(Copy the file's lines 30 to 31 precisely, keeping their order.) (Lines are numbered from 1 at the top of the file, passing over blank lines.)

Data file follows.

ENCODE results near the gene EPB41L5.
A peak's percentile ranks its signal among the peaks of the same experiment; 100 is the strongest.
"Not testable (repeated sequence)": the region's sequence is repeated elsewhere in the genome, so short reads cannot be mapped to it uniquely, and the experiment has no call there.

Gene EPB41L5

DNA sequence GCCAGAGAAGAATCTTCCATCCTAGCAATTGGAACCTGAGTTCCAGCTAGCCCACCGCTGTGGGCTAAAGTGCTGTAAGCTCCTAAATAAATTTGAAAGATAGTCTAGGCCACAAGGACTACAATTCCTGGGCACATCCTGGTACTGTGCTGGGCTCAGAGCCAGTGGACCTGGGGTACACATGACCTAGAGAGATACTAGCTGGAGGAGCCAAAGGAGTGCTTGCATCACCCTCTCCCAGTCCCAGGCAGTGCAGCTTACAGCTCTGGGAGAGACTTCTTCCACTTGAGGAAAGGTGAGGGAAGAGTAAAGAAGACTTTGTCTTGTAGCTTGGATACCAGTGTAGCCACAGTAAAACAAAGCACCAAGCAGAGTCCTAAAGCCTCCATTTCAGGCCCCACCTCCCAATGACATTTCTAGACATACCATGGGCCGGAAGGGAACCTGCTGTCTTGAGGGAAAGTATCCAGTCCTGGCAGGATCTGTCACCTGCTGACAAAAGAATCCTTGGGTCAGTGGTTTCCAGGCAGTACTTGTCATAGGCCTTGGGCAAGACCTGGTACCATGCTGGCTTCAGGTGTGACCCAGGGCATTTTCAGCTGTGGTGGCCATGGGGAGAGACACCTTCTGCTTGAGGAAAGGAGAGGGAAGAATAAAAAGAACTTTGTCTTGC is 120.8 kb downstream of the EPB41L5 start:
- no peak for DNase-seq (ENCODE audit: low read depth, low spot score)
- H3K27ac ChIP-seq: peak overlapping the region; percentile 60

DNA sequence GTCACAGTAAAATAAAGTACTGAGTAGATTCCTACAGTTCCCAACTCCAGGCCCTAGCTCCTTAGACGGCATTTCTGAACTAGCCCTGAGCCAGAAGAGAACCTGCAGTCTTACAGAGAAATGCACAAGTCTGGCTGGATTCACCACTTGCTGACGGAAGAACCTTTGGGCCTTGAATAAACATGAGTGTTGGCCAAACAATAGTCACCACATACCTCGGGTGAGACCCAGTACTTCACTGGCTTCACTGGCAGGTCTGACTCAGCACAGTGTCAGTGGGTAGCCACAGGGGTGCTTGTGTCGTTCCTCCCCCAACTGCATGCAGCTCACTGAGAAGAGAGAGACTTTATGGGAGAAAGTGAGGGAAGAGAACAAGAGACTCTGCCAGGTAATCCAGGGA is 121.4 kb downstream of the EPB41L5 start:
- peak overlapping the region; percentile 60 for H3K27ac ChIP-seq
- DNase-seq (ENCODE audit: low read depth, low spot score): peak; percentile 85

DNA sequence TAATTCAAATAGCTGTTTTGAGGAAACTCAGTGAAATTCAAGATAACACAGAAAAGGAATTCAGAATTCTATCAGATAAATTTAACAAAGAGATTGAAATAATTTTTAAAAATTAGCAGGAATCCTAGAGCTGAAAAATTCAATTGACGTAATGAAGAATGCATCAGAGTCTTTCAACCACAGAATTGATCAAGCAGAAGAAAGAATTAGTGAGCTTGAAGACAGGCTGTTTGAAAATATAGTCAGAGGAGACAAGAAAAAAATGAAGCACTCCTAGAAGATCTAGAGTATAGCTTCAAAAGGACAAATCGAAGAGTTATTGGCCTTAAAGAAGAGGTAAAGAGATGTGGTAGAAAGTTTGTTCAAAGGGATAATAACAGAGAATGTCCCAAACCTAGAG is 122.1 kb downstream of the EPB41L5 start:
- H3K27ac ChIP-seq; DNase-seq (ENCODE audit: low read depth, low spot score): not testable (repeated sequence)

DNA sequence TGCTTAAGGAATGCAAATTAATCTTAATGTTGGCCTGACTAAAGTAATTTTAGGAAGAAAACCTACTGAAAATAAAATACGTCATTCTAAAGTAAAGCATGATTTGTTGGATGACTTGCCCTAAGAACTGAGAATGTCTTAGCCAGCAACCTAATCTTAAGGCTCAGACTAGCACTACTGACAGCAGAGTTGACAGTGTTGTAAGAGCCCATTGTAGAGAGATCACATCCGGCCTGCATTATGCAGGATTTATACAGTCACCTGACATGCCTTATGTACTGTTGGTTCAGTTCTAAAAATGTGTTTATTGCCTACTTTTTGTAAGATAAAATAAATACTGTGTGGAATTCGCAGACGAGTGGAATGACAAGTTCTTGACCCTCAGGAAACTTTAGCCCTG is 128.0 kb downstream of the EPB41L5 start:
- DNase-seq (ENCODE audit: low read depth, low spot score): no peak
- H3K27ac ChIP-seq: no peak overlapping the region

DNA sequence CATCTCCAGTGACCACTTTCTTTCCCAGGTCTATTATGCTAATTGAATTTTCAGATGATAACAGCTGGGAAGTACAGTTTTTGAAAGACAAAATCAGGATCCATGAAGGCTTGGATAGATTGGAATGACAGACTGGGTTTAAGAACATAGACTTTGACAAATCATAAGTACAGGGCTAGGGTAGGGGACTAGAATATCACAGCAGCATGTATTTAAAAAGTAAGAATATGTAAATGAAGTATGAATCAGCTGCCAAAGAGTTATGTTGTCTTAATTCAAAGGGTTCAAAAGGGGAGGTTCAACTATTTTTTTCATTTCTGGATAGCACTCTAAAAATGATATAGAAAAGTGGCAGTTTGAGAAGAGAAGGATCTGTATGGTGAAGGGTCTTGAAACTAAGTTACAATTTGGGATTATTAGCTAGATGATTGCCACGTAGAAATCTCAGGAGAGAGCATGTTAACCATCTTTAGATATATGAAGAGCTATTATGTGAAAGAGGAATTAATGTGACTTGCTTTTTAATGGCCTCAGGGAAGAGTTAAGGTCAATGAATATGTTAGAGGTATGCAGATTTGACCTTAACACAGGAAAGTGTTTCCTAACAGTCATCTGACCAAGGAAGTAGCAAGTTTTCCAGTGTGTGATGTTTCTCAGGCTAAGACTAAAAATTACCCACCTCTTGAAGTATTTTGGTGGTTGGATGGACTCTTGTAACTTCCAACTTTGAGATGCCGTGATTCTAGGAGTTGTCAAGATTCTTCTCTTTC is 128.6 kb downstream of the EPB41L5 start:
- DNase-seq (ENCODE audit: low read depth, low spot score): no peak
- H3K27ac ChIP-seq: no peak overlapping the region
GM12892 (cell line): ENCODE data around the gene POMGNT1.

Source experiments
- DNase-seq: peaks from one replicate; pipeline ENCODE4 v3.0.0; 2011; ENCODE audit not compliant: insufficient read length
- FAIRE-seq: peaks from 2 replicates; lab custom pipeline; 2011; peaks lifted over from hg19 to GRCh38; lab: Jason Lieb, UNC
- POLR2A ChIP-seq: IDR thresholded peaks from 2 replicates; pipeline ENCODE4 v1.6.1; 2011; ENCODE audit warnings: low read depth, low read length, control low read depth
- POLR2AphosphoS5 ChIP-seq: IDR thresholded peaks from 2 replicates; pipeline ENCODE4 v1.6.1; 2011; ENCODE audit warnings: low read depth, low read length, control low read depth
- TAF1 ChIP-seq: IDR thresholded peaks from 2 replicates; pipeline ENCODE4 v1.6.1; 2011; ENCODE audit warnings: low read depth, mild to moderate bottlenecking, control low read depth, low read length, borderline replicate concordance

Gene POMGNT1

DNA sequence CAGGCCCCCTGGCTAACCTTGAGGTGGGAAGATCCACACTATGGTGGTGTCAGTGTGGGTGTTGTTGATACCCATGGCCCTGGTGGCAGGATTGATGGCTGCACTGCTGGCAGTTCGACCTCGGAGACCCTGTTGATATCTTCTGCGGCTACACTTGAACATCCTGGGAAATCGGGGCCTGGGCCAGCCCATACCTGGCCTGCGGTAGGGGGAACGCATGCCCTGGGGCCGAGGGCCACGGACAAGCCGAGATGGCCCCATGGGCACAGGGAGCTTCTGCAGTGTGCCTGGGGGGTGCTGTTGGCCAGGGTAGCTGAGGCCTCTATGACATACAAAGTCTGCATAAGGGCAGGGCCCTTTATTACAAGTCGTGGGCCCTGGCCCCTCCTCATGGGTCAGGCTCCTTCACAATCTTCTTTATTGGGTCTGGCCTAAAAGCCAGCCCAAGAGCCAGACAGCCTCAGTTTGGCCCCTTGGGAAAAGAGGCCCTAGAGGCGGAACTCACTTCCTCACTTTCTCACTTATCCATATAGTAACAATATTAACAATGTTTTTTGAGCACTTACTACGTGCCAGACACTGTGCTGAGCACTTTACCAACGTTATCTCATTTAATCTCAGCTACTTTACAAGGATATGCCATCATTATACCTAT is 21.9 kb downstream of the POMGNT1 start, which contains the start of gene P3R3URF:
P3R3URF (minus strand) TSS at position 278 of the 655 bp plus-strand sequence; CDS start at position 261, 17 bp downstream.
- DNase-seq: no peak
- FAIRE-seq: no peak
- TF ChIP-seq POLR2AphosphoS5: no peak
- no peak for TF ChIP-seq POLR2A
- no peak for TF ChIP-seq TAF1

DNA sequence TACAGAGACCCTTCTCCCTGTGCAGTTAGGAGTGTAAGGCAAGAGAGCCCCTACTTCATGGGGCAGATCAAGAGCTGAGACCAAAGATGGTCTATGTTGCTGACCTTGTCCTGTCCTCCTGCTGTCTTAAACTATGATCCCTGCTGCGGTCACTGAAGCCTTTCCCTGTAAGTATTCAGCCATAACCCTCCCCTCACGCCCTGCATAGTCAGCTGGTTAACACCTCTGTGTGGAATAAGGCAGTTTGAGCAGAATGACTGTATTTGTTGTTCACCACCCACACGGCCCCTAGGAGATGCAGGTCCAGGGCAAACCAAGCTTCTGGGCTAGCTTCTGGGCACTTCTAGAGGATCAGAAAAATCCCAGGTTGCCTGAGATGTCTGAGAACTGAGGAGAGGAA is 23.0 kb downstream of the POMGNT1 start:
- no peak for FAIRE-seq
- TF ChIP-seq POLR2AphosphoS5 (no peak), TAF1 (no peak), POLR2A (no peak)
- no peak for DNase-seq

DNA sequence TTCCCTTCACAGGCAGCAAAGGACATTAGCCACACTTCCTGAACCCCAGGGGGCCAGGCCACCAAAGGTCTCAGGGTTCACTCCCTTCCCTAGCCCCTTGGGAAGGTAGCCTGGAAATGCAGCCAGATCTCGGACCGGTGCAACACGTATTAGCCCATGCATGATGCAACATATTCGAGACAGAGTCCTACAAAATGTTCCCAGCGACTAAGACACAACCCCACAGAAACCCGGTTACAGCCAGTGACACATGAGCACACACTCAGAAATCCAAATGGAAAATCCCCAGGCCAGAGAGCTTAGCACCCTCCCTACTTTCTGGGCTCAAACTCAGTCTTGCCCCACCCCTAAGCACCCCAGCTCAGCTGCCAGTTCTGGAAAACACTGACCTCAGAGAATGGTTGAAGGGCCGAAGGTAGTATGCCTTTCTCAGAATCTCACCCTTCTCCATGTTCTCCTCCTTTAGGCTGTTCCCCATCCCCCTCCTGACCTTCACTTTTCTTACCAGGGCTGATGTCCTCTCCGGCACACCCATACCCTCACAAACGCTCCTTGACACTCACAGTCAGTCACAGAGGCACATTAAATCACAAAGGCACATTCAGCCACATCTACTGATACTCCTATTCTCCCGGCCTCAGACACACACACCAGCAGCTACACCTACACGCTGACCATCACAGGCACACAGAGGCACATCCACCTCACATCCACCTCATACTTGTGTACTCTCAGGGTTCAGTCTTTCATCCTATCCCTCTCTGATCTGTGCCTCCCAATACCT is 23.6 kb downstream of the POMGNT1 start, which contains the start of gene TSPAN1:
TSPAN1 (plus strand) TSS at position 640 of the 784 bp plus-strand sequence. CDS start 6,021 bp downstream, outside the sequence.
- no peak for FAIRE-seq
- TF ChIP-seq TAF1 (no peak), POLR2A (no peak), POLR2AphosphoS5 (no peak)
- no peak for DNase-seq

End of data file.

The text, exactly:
- FAIRE-seq: no peak
- TF ChIP-seq POLR2AphosphoS5: no peak